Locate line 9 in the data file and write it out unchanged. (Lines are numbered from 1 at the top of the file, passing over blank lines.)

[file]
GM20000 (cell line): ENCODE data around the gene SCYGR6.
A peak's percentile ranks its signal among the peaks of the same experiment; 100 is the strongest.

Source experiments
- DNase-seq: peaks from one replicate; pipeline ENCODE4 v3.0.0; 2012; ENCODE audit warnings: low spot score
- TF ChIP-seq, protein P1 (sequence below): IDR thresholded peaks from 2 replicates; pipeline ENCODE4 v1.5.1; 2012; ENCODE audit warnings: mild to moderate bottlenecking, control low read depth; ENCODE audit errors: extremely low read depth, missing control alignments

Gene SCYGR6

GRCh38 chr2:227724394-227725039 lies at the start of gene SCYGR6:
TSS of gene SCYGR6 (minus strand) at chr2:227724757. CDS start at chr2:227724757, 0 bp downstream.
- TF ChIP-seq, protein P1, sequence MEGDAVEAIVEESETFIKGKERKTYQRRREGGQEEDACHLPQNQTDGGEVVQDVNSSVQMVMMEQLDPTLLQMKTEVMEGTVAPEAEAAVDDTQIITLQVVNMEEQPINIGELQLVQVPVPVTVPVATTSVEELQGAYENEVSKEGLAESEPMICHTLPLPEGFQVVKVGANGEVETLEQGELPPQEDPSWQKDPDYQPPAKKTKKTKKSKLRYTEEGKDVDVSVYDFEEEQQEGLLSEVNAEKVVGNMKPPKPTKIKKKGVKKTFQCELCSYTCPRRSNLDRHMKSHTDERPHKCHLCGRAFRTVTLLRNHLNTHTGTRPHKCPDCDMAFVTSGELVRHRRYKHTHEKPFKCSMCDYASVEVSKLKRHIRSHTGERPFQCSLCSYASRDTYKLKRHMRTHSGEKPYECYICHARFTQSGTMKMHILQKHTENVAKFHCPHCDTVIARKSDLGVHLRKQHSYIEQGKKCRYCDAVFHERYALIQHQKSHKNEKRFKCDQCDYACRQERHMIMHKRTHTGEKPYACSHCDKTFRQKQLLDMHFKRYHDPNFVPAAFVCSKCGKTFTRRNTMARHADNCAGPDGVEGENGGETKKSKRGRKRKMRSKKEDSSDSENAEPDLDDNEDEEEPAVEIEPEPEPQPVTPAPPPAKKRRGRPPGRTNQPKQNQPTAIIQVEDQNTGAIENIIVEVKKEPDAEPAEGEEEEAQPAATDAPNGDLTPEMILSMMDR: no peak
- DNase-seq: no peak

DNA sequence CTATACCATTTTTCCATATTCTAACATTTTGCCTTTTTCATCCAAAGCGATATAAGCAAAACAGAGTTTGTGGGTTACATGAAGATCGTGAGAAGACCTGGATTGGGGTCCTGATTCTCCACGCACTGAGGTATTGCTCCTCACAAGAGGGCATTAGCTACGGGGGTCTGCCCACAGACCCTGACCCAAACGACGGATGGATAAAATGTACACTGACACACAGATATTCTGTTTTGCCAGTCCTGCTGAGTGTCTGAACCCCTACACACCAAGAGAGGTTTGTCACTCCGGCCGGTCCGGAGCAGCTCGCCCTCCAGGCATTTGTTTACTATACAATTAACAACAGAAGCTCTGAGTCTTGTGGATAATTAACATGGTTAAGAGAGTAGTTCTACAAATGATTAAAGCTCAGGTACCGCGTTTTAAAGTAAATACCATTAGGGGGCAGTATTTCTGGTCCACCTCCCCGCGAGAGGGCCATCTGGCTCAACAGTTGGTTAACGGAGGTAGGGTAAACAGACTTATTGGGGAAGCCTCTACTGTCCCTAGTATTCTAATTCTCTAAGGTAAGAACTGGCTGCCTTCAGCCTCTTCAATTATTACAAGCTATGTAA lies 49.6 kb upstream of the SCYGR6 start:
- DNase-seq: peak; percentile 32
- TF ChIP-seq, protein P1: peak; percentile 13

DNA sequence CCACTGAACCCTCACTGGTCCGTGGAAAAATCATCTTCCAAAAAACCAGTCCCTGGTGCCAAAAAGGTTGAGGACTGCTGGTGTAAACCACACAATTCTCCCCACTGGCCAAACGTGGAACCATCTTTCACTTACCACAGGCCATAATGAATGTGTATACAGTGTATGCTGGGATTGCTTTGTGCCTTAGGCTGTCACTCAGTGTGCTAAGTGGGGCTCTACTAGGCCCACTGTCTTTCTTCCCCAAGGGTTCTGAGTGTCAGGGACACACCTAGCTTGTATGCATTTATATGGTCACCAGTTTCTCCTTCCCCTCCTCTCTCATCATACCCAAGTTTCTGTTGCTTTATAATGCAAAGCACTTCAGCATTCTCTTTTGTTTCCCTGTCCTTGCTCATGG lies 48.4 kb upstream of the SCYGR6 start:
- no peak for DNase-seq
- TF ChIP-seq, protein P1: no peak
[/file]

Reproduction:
- TF ChIP-seq, protein P1, sequence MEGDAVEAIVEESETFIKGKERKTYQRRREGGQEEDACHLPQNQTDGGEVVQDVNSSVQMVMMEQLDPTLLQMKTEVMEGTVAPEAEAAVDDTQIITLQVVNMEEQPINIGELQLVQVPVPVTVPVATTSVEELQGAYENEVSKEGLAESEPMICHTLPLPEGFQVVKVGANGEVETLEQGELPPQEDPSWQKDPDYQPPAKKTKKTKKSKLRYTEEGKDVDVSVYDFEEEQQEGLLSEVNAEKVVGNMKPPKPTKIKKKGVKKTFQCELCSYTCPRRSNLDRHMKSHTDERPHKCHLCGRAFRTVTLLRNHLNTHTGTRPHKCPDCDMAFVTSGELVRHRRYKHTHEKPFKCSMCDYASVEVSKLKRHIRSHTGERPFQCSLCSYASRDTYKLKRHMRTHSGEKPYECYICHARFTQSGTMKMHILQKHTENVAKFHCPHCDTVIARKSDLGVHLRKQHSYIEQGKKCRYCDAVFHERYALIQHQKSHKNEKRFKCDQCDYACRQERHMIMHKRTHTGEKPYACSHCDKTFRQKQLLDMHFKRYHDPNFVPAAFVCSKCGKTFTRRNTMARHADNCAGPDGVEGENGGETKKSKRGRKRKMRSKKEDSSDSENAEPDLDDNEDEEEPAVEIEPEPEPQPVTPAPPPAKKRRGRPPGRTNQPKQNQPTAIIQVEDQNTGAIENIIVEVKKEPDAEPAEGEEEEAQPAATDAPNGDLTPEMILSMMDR: no peak